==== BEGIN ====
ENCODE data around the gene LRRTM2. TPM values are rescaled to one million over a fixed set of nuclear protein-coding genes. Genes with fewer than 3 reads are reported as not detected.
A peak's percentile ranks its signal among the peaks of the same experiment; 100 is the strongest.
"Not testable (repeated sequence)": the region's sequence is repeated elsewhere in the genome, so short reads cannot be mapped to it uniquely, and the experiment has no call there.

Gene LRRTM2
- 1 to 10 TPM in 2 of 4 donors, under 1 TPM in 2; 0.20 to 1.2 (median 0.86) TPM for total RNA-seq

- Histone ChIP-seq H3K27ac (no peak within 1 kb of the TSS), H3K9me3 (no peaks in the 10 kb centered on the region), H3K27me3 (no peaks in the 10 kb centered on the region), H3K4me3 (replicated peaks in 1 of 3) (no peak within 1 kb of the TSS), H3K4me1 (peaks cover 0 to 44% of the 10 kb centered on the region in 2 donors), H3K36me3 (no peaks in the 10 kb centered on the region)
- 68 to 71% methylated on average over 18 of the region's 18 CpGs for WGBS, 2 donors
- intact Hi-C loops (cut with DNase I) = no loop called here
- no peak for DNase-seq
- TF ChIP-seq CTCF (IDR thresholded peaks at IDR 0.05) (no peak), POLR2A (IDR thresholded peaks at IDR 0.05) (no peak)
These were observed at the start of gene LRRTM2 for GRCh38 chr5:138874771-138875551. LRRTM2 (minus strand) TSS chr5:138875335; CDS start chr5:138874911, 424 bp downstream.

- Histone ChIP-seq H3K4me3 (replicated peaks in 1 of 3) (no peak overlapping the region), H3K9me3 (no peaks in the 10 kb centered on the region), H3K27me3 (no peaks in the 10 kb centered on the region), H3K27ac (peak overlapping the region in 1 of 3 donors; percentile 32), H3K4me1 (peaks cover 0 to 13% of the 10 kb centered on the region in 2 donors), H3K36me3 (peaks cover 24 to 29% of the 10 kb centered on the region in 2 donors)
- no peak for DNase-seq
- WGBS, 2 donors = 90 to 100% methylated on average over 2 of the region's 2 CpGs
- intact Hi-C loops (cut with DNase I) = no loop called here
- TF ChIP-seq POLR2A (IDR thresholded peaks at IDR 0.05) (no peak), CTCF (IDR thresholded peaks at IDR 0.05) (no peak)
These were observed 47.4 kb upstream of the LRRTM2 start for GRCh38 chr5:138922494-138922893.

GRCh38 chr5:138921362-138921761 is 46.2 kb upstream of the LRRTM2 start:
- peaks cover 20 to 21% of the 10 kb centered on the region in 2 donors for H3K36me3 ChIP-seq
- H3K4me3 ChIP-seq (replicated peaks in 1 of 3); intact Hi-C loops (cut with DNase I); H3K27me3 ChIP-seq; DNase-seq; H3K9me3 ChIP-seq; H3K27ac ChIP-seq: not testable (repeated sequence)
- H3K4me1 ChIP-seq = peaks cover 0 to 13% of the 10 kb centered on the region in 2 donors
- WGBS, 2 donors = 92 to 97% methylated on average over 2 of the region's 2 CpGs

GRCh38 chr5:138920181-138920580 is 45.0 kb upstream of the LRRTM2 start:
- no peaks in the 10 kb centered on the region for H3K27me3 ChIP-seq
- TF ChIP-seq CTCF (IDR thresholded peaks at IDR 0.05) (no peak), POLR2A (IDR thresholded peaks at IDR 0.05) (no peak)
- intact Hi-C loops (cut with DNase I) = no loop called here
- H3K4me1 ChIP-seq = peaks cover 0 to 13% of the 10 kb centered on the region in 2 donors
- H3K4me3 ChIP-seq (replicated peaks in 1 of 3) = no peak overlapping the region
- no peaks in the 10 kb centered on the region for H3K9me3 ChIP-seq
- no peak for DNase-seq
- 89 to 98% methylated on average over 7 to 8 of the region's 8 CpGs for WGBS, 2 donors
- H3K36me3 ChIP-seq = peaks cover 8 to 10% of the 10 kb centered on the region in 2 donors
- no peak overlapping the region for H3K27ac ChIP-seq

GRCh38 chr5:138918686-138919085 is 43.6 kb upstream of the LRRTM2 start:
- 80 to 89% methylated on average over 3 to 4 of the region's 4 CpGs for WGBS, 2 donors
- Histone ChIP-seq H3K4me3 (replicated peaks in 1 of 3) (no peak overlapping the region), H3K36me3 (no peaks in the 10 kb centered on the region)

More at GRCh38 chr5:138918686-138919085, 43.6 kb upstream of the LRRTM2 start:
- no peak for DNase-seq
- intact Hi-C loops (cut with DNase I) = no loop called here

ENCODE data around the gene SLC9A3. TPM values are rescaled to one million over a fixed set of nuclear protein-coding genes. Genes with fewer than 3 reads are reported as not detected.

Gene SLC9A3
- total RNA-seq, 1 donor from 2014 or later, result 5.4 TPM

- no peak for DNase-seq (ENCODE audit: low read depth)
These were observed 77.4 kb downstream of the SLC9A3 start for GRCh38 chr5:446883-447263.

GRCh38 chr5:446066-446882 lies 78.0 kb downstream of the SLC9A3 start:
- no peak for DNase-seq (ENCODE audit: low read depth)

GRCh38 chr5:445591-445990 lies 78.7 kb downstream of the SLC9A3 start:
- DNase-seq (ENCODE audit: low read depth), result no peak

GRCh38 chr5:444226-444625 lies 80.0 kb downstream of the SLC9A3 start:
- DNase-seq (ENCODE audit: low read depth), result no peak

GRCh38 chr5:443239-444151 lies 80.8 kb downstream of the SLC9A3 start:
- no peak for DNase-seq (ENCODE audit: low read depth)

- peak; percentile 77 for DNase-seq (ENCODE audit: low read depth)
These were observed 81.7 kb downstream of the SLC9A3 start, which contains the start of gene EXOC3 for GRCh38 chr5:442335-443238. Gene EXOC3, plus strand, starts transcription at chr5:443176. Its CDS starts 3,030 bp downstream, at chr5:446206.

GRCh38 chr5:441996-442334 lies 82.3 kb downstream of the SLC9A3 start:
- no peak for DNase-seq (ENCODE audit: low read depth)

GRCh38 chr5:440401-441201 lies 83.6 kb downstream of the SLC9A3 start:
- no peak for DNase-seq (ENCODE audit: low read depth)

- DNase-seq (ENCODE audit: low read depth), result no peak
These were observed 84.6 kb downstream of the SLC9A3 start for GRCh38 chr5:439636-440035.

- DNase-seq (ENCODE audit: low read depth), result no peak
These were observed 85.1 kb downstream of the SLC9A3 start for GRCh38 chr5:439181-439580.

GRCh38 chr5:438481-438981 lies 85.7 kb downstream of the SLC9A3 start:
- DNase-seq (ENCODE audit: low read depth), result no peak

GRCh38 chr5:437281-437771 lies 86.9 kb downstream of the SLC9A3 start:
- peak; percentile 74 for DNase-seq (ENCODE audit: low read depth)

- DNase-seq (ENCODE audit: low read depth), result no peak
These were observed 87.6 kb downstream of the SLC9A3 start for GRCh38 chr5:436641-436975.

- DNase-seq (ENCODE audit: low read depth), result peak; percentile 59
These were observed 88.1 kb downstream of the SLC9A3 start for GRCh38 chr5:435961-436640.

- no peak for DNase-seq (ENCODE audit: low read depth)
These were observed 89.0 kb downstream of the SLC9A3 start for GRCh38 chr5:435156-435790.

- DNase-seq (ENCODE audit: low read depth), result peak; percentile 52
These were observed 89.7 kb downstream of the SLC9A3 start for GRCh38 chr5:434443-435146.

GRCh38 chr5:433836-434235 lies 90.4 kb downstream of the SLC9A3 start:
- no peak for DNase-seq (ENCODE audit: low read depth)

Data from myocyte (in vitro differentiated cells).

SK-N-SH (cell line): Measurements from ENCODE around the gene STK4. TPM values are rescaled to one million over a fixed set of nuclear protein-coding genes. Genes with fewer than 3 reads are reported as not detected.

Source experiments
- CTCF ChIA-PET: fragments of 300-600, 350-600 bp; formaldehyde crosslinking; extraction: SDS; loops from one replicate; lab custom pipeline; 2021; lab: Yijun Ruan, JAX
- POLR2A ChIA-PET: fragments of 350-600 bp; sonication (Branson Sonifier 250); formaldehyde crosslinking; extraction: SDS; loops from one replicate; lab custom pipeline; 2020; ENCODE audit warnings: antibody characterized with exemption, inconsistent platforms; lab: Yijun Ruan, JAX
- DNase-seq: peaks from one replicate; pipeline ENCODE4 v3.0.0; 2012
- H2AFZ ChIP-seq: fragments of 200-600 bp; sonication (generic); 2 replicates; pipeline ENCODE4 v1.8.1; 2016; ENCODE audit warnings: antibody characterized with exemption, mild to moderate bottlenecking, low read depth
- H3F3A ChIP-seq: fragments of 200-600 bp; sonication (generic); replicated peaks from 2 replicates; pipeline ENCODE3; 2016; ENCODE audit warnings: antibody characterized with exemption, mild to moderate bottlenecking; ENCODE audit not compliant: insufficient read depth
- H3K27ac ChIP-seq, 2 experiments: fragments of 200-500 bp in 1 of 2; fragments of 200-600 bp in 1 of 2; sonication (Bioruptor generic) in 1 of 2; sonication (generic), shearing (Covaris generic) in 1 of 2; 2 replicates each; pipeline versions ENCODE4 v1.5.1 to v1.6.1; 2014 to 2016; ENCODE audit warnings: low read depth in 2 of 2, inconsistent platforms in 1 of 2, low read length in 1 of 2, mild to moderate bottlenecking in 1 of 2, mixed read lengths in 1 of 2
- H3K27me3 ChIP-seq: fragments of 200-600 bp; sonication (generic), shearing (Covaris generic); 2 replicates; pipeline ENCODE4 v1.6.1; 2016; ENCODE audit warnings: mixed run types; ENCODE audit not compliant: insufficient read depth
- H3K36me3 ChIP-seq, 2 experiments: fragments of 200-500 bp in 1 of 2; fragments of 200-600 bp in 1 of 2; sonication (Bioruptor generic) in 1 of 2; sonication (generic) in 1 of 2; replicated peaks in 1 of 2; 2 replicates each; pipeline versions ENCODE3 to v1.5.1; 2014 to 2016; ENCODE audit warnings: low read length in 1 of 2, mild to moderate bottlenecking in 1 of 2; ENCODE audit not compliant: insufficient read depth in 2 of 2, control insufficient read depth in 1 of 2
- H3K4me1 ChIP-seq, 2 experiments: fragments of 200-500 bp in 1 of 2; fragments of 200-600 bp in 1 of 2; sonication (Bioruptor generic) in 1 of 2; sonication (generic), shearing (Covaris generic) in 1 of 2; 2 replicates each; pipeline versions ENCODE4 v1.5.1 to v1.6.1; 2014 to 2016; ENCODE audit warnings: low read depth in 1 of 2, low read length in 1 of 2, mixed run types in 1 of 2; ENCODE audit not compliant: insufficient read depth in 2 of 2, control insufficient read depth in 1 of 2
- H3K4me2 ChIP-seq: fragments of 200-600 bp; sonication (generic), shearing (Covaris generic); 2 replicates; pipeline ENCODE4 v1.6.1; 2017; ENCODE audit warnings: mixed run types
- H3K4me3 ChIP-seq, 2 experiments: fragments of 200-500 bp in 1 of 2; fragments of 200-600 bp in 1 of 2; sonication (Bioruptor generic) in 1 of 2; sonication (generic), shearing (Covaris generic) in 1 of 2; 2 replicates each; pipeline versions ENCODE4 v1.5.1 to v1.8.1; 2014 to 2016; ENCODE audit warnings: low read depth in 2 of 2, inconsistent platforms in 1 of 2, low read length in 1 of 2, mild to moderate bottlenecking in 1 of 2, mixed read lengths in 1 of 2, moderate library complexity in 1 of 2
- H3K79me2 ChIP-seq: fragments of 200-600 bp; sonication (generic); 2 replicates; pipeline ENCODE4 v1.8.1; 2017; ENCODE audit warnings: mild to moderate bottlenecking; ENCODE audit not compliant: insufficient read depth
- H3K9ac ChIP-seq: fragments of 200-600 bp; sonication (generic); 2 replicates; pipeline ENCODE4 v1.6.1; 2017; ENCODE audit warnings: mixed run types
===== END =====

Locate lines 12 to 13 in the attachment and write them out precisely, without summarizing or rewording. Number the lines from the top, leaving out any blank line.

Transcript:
- Histone ChIP-seq H3K4me3 (replicated peaks in 1 of 3) (no peak overlapping the region), H3K9me3 (no peaks in the 10 kb centered on the region), H3K27me3 (no peaks in the 10 kb centered on the region), H3K27ac (peak overlapping the region in 1 of 3 donors; percentile 32), H3K4me1 (peaks cover 0 to 13% of the 10 kb centered on the region in 2 donors), H3K36me3 (peaks cover 24 to 29% of the 10 kb centered on the region in 2 donors)
- no peak for DNase-seq